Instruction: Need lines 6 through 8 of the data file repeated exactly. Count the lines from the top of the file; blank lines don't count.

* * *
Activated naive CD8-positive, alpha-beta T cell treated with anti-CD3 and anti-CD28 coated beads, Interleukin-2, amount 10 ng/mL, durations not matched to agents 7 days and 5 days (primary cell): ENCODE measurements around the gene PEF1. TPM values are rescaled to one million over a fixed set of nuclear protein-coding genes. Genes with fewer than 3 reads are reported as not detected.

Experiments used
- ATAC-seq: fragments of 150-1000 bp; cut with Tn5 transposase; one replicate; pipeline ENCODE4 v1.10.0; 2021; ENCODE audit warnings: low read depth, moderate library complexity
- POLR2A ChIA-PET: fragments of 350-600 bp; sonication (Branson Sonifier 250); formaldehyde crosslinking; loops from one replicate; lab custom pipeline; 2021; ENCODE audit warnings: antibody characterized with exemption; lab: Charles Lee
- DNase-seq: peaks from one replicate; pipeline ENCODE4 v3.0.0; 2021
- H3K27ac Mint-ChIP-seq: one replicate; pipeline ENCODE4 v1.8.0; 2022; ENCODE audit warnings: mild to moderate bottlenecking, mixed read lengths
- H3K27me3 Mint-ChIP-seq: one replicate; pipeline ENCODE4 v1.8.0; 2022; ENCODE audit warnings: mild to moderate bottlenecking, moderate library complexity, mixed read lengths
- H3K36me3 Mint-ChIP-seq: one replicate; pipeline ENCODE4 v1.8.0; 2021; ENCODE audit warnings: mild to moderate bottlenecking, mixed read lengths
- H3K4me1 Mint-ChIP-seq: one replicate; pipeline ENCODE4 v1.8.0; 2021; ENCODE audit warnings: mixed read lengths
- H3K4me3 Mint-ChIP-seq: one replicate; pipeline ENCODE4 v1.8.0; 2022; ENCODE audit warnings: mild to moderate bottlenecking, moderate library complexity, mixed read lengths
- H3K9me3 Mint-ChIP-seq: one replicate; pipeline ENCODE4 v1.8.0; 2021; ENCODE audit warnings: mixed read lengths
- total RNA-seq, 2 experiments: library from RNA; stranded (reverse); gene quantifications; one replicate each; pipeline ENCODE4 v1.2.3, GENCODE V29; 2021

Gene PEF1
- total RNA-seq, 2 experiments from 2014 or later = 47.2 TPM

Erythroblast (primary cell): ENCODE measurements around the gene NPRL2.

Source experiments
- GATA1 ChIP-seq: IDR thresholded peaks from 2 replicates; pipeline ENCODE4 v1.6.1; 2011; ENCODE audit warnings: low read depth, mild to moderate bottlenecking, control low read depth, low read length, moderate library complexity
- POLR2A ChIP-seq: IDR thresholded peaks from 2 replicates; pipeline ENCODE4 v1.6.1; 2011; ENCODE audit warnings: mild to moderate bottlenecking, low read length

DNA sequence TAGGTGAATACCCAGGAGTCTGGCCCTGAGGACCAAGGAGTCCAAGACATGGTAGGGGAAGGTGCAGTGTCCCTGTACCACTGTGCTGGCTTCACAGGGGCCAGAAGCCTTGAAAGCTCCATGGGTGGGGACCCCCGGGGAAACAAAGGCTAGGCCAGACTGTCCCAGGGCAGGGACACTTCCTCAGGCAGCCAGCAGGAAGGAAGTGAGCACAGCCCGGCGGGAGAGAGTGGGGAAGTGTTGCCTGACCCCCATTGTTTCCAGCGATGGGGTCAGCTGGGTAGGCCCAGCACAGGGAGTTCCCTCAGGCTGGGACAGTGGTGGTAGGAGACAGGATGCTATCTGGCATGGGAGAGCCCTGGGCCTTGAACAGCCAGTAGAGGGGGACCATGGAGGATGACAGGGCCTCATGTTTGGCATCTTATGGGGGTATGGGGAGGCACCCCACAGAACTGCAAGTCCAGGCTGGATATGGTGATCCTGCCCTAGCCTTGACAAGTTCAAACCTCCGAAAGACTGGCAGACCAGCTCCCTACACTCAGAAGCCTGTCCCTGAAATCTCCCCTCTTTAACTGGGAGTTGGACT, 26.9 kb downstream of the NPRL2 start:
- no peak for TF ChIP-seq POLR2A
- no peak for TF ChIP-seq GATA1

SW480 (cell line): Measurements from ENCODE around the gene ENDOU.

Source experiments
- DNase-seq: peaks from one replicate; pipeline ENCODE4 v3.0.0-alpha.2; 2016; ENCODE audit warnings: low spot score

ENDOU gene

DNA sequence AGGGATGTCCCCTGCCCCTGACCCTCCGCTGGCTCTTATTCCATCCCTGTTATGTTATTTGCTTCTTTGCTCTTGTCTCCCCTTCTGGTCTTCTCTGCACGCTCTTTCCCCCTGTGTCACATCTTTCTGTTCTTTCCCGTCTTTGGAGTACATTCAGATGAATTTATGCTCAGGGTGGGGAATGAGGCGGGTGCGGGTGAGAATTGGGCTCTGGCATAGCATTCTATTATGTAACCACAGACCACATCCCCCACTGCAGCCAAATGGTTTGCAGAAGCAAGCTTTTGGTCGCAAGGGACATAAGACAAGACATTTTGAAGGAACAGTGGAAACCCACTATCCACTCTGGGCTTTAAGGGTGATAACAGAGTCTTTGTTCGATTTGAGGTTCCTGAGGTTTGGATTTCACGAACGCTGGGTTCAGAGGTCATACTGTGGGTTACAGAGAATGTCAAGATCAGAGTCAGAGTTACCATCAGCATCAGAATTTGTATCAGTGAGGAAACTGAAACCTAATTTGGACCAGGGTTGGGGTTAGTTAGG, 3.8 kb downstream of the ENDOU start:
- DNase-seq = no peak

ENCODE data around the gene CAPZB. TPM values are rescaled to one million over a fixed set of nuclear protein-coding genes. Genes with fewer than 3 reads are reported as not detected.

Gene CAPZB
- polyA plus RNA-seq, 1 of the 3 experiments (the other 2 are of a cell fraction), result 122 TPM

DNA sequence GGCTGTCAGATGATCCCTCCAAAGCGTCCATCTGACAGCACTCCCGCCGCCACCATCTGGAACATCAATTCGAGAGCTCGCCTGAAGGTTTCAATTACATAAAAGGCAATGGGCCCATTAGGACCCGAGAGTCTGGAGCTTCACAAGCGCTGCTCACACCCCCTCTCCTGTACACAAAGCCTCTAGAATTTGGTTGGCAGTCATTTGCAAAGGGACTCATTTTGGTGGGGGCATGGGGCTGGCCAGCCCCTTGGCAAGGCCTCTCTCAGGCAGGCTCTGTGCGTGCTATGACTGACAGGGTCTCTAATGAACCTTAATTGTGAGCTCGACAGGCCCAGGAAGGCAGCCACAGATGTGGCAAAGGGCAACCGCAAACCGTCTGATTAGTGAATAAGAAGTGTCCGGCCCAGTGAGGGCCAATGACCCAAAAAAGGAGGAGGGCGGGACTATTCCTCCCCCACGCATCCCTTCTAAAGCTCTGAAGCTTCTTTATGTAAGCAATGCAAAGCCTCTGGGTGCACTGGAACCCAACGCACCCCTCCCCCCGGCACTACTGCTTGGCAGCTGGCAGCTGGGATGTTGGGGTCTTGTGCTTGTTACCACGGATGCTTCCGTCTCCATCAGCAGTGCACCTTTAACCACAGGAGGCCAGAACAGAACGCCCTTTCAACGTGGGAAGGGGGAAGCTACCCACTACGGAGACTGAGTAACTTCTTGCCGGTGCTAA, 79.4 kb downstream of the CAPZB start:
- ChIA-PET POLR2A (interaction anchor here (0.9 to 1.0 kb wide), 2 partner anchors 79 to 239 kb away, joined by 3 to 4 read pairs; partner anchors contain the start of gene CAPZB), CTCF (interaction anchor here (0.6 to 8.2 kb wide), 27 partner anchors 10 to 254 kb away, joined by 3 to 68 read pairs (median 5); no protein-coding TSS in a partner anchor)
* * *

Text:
- H3K27ac Mint-ChIP-seq: one replicate; pipeline ENCODE4 v1.8.0; 2022; ENCODE audit warnings: mild to moderate bottlenecking, mixed read lengths
- H3K27me3 Mint-ChIP-seq: one replicate; pipeline ENCODE4 v1.8.0; 2022; ENCODE audit warnings: mild to moderate bottlenecking, moderate library complexity, mixed read lengths
- H3K36me3 Mint-ChIP-seq: one replicate; pipeline ENCODE4 v1.8.0; 2021; ENCODE audit warnings: mild to moderate bottlenecking, mixed read lengths